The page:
When I first saw that psychologists were starting to talk about neuro-plasticity, that was in the early 90s, it immediately struck me that this was the solution to stereotype threat. If you can’t get rid of racial judgment, if you cannot get rid of high-stakes testing, maybe you can teach people that the thing being tested is just always growing with [00:38:00] effort. That’s one insight.

Another one that changed my life was designing an experiment that was a field experiment where we simply changed people’s attitudes about the nature of intelligence and did a really good job of changing their attitudes. Social psychology gives us a lot of tools for getting people to adopt mindsets and attitudes. And so we did that. We worked hard. And what we found was that relative to control groups, people that learned their intelligence could be built with effort and really came to believe that those students narrowed the gap considerably between themselves and white students on the Stanford campus. That was the first study like that. We did several, and then it started a wave of research. And now, every kid gets bombarded with the notion of a growth mindset ad nauseum.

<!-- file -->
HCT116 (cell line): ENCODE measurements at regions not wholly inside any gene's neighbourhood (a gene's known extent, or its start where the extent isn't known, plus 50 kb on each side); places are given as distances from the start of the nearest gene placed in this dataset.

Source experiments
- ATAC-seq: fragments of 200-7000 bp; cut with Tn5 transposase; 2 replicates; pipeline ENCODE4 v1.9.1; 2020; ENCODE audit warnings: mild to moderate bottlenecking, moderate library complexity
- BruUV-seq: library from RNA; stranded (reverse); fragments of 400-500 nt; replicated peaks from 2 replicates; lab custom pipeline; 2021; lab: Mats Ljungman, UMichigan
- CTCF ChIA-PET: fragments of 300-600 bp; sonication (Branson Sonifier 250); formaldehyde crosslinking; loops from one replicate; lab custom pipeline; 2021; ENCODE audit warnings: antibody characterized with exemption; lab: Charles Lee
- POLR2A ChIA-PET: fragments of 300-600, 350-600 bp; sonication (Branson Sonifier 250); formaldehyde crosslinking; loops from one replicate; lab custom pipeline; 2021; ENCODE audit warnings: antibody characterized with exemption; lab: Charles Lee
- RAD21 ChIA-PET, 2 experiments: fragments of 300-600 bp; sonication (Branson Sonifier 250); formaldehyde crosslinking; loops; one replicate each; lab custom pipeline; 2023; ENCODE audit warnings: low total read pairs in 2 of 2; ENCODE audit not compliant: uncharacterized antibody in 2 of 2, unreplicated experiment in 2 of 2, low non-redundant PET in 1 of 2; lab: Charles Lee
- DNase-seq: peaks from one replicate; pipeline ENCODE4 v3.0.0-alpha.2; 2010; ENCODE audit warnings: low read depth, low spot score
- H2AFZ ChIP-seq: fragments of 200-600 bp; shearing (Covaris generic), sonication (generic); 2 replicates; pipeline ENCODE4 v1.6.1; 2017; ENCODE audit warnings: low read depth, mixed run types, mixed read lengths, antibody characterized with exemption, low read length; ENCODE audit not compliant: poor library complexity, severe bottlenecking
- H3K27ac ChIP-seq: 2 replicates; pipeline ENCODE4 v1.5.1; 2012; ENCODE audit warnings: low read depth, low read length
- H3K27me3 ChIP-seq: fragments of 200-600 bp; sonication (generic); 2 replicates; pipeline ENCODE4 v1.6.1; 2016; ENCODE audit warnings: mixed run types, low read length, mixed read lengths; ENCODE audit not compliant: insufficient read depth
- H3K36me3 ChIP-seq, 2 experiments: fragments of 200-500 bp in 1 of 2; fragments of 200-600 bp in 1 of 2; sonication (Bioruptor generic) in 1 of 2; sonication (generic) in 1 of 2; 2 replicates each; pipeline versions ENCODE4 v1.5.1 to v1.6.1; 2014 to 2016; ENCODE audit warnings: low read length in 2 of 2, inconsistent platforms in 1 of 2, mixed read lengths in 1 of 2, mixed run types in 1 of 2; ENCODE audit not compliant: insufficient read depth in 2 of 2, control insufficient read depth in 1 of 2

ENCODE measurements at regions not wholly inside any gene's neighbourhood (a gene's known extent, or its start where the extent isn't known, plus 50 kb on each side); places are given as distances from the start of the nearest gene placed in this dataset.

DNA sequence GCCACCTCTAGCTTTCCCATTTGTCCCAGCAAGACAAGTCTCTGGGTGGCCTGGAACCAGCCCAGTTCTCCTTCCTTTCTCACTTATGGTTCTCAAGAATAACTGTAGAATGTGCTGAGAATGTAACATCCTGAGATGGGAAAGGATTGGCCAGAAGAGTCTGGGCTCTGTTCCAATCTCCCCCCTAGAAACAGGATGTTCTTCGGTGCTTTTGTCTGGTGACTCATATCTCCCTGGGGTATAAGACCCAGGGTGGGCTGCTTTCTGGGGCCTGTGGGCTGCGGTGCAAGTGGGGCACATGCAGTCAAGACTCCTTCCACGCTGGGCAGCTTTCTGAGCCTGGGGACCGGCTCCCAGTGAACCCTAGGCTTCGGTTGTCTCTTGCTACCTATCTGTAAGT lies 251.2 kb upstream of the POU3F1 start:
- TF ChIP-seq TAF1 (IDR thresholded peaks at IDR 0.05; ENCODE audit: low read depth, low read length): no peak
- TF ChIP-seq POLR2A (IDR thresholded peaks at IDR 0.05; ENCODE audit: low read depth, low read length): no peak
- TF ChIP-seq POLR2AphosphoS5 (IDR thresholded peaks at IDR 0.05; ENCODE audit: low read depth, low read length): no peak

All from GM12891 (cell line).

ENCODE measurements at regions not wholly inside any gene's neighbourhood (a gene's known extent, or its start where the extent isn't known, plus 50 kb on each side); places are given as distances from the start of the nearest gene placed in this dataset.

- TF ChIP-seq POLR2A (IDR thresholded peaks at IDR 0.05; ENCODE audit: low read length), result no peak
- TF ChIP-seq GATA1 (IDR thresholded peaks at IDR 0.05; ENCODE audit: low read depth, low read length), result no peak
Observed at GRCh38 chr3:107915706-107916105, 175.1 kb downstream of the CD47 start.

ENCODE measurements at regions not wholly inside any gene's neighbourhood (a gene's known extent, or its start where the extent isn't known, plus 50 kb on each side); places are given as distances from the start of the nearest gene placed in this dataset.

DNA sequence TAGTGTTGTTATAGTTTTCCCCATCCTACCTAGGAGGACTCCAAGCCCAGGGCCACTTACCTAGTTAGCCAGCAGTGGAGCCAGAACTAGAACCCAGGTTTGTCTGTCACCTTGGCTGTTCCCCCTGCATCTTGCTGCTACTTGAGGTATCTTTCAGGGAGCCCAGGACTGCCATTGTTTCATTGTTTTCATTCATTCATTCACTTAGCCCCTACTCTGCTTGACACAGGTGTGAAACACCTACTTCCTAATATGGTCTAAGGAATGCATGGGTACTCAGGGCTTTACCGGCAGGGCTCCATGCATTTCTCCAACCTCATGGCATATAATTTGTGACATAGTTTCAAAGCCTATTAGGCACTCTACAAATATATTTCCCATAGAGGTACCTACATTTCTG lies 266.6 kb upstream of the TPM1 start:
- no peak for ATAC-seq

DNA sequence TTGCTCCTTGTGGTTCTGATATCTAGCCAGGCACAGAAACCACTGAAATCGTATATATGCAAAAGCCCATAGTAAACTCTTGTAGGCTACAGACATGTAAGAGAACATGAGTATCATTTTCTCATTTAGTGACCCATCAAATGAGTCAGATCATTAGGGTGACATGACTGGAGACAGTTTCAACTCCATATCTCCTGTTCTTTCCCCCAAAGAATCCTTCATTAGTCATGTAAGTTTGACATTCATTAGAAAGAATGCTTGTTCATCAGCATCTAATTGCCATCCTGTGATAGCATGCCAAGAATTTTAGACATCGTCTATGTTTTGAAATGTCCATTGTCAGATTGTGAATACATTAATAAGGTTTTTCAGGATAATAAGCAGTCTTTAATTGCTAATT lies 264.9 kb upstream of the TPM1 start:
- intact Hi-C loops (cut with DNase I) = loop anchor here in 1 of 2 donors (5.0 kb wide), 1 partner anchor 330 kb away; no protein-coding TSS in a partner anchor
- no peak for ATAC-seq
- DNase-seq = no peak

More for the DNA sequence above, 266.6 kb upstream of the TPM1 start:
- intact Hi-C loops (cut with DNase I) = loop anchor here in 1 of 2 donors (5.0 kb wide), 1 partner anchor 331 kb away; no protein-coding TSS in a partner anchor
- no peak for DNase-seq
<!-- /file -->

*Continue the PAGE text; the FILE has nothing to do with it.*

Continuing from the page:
Dr. Sharp: Yeah. So in your mind, where did things start to degrade with that, if that question makes sense, or get diluted maybe is a better way to think of it? And is it still valuable? I suppose there’s…

Dr. Josh: I think it’s still valuable, but it’s still valuable in the same way that a hamburger is still nutritious despite the fact that McDonald’s scaled it up into something that you can serve billions and billions of.

Dr. Sharp: That’s a great analogy.